The Roth Endowment supports an annual series of three lectures by prominent figures in international relations, in honor of the life and work of Senator J. William Fulbright, who spent four years at Pembroke College in Oxford from 1924 to 1928. The Fulbright Legacy Lectures are co‐sponsored by the US‐UK Fulbright Commission, Oxford’s Department of Politics and International Relations, Pembroke College, Kings College London and the University of Edinburgh.
The sixth annual Fulbright Legacy Lectures were given by Michael Ignatieff, the former leader of the Liberal Party of Canada and the current Edward R. Murrow Professor of the Practice of Press, Politics and Public Policy at the Harvard Kennedy School of Government. He spoke at Edinburgh University on June 6, at King’s College London on June 8 and at Pembroke College, Oxford on June 10, 2016.
Through his lectures on the European refugee crisis, Professor Ignatieff addressed the rise of a new political narrative that influences European attitudes and policies towards migrants and refugees. Since the end of the Cold War, an optimistic narrative built upon beliefs in an increasingly united Europe, the possibility for mutually beneficial partnerships between the developing and developed world, and international law’s ability to protect the stateless has reigned. However, recent developments in Europe have seen the rise of a new narrative, in which the nation is valued above continental and international cooperation and which stresses the need for sovereigns and citizens to protect their country from outsiders. Throughout his three lecture series, Professor Ignatieff delved into this shift in narratives and explored other, more optimistic approaches to refugee crisis. Following are the titles of each lecture:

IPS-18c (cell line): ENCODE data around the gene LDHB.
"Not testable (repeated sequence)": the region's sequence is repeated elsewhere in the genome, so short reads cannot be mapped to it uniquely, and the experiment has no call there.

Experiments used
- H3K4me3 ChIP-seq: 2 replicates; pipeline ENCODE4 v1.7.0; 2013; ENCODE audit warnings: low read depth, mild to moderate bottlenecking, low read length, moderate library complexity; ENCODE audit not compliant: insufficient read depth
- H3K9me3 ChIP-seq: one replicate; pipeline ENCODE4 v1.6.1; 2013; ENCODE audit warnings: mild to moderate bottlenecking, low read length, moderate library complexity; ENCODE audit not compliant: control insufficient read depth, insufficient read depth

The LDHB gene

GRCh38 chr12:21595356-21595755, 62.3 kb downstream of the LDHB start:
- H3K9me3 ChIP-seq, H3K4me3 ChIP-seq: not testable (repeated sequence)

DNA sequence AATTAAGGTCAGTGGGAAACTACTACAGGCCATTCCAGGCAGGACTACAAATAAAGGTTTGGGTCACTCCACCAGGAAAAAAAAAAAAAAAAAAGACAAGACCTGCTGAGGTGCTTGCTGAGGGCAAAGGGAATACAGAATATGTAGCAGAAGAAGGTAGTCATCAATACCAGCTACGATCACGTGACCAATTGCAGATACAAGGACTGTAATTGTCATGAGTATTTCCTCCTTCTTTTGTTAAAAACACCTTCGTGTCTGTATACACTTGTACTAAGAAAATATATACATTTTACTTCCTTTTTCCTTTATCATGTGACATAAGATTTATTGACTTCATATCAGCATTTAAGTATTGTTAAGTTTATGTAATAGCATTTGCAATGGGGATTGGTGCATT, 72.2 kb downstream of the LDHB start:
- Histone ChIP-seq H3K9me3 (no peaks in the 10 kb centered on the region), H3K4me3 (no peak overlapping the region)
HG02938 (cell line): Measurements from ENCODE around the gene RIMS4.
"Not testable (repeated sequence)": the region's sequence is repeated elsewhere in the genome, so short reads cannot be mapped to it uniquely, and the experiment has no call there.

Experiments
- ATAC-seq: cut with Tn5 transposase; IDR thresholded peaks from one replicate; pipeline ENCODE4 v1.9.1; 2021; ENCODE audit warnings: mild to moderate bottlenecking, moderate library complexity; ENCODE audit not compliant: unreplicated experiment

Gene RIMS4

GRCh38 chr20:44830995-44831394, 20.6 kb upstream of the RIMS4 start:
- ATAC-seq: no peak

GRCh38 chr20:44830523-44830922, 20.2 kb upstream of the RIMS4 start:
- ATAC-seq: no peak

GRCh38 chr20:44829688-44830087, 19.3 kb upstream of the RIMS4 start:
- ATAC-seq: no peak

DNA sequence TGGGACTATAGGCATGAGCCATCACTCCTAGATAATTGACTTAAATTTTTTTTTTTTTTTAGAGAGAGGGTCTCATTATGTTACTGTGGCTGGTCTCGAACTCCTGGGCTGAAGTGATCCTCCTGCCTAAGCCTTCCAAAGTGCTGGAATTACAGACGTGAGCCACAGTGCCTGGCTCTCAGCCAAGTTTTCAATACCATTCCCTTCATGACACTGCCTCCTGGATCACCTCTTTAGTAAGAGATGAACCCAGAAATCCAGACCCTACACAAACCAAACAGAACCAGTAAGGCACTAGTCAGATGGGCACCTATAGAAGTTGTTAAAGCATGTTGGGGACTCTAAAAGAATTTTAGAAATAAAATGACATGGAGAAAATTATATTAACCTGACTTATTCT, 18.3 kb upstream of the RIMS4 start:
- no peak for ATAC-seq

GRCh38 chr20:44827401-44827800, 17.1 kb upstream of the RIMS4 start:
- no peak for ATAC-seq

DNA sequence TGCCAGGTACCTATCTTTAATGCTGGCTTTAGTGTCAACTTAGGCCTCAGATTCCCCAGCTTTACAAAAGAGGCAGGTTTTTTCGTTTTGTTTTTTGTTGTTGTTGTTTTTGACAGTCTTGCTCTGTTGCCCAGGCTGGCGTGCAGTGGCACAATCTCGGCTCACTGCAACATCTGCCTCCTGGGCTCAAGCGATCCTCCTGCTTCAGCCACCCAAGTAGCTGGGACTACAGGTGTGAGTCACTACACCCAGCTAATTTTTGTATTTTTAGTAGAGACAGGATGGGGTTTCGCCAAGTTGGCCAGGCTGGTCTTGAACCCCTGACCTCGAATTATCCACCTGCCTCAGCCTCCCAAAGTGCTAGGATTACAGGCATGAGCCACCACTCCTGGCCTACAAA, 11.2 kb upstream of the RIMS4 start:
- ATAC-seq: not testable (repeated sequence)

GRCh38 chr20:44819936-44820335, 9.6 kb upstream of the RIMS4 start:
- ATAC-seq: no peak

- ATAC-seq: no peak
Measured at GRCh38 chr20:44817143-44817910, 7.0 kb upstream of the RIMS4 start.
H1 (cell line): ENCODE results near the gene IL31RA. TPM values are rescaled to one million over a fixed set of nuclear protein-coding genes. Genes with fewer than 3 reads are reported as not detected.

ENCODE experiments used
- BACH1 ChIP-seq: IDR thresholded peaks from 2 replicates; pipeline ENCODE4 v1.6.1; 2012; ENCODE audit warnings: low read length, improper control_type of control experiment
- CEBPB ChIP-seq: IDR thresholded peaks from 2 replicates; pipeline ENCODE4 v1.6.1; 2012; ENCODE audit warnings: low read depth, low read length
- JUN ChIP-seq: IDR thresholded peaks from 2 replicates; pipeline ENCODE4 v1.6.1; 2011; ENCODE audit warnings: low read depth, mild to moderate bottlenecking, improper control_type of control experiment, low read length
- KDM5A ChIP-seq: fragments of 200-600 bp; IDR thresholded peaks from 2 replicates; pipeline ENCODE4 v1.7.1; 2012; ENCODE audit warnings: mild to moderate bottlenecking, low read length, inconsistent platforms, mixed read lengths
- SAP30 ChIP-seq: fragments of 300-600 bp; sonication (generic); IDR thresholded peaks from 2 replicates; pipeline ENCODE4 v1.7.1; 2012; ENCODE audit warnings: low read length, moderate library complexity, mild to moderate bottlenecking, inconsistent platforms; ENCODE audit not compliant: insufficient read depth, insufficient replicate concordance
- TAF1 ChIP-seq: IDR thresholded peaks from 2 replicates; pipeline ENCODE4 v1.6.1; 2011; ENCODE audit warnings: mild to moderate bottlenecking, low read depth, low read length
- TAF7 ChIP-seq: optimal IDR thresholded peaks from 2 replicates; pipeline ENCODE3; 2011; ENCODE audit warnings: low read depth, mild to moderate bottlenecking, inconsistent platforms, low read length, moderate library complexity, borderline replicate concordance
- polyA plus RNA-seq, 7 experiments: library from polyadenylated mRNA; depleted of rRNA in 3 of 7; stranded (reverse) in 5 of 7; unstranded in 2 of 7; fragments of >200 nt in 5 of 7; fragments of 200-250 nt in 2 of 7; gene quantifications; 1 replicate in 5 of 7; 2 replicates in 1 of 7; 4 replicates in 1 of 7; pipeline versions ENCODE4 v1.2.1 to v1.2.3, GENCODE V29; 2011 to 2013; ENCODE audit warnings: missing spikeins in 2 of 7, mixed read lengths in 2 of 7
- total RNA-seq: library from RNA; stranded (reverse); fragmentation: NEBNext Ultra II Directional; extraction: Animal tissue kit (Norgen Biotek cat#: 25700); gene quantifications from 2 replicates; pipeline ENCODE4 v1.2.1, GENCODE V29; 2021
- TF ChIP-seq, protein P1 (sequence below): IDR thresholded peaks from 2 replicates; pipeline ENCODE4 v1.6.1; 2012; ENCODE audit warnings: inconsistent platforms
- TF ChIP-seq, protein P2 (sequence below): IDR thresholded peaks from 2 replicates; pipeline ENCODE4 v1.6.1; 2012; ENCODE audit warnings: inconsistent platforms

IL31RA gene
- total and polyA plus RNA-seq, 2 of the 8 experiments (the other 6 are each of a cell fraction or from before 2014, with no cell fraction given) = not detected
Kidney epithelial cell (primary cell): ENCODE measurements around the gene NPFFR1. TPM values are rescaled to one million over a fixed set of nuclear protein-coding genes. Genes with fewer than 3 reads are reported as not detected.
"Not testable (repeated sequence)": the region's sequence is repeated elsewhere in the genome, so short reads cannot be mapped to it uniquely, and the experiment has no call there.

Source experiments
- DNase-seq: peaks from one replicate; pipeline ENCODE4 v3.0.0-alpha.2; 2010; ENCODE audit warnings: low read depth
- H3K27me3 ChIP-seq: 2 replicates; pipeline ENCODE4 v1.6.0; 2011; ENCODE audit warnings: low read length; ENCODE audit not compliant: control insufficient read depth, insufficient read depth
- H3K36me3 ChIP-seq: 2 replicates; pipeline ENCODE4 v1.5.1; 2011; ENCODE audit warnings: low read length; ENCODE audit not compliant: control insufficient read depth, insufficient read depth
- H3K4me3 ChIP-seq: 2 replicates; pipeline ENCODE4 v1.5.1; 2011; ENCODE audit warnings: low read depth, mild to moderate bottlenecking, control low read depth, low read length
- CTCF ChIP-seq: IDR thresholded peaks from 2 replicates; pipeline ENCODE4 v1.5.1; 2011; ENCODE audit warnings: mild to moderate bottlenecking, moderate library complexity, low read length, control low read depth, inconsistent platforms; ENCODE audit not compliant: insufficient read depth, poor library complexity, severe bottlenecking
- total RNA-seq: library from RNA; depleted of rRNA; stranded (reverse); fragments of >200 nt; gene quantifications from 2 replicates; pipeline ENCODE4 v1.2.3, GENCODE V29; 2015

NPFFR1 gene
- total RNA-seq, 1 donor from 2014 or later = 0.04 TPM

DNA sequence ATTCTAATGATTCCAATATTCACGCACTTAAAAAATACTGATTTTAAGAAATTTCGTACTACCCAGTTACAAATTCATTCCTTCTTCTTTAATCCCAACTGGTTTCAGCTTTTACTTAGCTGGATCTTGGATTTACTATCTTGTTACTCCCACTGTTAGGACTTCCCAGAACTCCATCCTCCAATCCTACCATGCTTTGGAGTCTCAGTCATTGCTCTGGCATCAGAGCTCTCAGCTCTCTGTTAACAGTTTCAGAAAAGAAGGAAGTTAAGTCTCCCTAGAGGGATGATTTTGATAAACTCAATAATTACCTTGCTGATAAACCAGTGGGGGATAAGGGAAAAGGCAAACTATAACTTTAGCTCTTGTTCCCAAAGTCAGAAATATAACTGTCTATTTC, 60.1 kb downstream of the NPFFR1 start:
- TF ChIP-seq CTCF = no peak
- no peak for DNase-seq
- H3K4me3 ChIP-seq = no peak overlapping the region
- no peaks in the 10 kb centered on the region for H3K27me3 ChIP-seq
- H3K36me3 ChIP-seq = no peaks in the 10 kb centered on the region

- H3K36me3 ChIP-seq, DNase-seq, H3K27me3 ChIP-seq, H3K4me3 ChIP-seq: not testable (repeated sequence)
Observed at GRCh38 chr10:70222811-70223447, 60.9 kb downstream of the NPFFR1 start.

– “The Crisis of Universal Values and the Return of the Sovereign”
– “The Rights to Have Rights: Refugees, Migrants and Citizens”
– “The European Refugee Crisis: What is to be done”
After attending the University of Toronto, Micheal Ignatieff received his doctorate in history at Harvard University. He has held academic posts at the University of British Columbia, Cambridge University, the University of Toronto, andthe London School of Economics. From 2000 to 2005, he served as the Director of the of the Carr Center for Human Rights Policy at Harvard University. He has since gone on to lead a political career, serving as an MP in the Parliament of Canada from 2006 to 2011, then as the Leader of the Liberal Party of Canada, and as the Leader of the Official Opposition. Currently, he holds eleven honorary degrees and serves on the Queen’s Privy Council. His major publications include The Needs of Strangers (1984), Scar Tissue (1992), Isaiah Berlin (1998), The Rights Revolution (2000), Human Rights as Politics and Idolatry (2001), The Lesser Evil: Political Ethics in an Age of Terror (2004), and Fire and Ashes: Success and Failure in Politics (2013).
For a complete list of Fulbright Legacy Lecture speakers, please consult the List of Honorees.
Visit the Fulbright Association’s Website to learn more about and even watch videos of the Fulbright Legacy Lectures.